Recipe # 7: White Glue, Baby Powder, Food Coloring
Pour half a cup of glue into a bowl and add a few drops of food coloring. Mix until consistent. Add half a cup of baby powder or more until it reaches your desired slime consistency. Your slime can last for days as long as you store it in an airtight container when not in use.
Recipe # 8: Powdered Fiber, Water, Food Coloring
Mix a teaspoon of powdered fiber in a cup of water in a microwavable container. Add food coloring. Place in a microwave set to high for up to five minutes. Be sure to check on the bowl to ensure it does not boil over. Let it cool for around five minutes, stir it, and then repeat the microwave process. The more times you microwave the bowl, the thicker it will be. On your last microwave process, let it sit for 10 minutes in the microwave to cool.
Recipe # 9: Glue, Warm Water, Shaving Cream, Food Coloring, Lotion, Laundry Detergent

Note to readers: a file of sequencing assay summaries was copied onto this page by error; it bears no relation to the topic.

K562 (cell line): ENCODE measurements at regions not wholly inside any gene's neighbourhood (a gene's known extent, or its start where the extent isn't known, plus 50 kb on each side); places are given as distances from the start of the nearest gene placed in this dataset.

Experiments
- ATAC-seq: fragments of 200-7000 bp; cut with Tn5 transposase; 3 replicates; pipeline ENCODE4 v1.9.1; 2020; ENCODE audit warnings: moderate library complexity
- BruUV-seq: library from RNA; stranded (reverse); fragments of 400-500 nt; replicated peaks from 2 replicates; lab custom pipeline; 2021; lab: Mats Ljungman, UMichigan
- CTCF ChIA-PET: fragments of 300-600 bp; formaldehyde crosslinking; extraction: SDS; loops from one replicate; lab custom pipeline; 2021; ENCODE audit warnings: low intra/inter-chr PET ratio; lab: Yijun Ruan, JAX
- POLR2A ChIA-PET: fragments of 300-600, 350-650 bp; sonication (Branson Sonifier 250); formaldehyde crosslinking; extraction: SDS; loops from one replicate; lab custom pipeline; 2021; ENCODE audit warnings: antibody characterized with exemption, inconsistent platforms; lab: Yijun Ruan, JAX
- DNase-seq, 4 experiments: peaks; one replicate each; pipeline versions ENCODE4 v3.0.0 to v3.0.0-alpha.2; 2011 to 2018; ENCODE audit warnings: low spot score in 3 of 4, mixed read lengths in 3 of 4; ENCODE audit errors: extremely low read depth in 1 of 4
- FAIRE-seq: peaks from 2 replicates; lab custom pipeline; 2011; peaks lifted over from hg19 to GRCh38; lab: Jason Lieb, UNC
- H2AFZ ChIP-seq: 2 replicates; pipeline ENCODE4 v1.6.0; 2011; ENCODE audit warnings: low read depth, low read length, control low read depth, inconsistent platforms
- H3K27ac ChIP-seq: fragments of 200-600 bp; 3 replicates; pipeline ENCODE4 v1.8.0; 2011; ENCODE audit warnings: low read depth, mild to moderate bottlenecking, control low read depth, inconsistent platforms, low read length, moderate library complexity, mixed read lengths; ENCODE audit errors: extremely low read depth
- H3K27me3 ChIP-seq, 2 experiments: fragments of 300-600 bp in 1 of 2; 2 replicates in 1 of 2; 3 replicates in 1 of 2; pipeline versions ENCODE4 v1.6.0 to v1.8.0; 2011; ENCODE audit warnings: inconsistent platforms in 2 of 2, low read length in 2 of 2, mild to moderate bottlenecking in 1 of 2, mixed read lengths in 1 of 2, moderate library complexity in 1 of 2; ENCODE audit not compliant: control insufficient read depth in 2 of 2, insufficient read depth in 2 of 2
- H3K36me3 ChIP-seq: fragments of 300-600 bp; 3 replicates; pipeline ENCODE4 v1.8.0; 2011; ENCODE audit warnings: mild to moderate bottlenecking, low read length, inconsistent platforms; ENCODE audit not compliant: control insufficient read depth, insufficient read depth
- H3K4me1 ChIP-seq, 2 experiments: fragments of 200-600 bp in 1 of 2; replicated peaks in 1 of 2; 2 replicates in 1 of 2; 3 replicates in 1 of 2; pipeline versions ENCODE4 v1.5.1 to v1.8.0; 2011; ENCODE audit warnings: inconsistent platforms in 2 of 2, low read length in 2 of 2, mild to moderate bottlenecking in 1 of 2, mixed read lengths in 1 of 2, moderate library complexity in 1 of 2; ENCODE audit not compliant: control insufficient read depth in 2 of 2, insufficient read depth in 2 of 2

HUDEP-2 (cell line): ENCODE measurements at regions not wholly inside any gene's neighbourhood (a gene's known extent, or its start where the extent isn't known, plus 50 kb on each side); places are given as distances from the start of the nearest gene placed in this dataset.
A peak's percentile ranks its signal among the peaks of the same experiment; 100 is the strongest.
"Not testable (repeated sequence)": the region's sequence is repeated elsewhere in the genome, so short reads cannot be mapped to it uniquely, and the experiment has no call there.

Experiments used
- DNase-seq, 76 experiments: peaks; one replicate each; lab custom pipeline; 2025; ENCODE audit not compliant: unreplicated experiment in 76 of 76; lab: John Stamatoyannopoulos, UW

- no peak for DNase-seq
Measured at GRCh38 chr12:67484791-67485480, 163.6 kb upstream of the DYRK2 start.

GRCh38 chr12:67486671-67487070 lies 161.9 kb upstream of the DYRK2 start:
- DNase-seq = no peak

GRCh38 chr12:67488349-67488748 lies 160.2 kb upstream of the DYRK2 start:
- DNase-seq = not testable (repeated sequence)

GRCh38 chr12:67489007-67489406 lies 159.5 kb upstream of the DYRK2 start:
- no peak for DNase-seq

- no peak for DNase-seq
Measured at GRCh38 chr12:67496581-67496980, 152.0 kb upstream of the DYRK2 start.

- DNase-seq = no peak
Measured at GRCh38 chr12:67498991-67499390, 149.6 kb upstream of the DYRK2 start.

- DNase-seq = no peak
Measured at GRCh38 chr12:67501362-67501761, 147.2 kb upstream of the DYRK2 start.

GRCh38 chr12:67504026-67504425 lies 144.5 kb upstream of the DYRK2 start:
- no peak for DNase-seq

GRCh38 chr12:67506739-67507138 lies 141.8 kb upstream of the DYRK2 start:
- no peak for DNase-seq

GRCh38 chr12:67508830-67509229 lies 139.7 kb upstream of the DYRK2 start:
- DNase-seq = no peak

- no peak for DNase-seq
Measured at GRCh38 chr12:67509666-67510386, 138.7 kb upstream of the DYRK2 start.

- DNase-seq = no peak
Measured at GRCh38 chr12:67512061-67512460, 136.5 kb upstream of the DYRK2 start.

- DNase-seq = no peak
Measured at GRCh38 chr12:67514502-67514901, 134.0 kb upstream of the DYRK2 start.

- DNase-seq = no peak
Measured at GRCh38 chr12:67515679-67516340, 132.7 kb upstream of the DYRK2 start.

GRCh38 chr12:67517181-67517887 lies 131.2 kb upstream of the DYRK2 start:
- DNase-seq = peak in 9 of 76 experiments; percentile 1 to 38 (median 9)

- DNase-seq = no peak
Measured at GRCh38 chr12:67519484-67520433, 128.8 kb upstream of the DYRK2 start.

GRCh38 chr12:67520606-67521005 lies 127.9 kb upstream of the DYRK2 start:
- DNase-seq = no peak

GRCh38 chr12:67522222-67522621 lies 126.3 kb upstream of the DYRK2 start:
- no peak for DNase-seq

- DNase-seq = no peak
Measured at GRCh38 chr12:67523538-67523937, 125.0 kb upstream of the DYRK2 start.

Mix half a cup of glue, half a cup of warm water, and a few drops of food coloring. Add shaving cream – the more you add, the thicker it gets. You’ll want enough shaving cream to achieve a marshmallow cream consistency. Add a few pumps of lotion if you want a stretchy slime (optional), and mix. While mixing, slowly add laundry detergent until you achieve your desired consistency.
Is Borax Really Dangerous?
Are you looking for alternative slime recipes because you’re afraid of borax? Well, chances are, you might have the wrong idea about just how toxic borax is.
Claims that borax was a harmful ingredient for slime started when in March 2017 (around the time slime became almost as trendy as ASMR) a blog published an article claiming that the author’s daughter experienced headaches and respiratory symptoms. They soon deduced that it may be due to the homemade slime, and when they made her stay away from the slime, she instantly got better.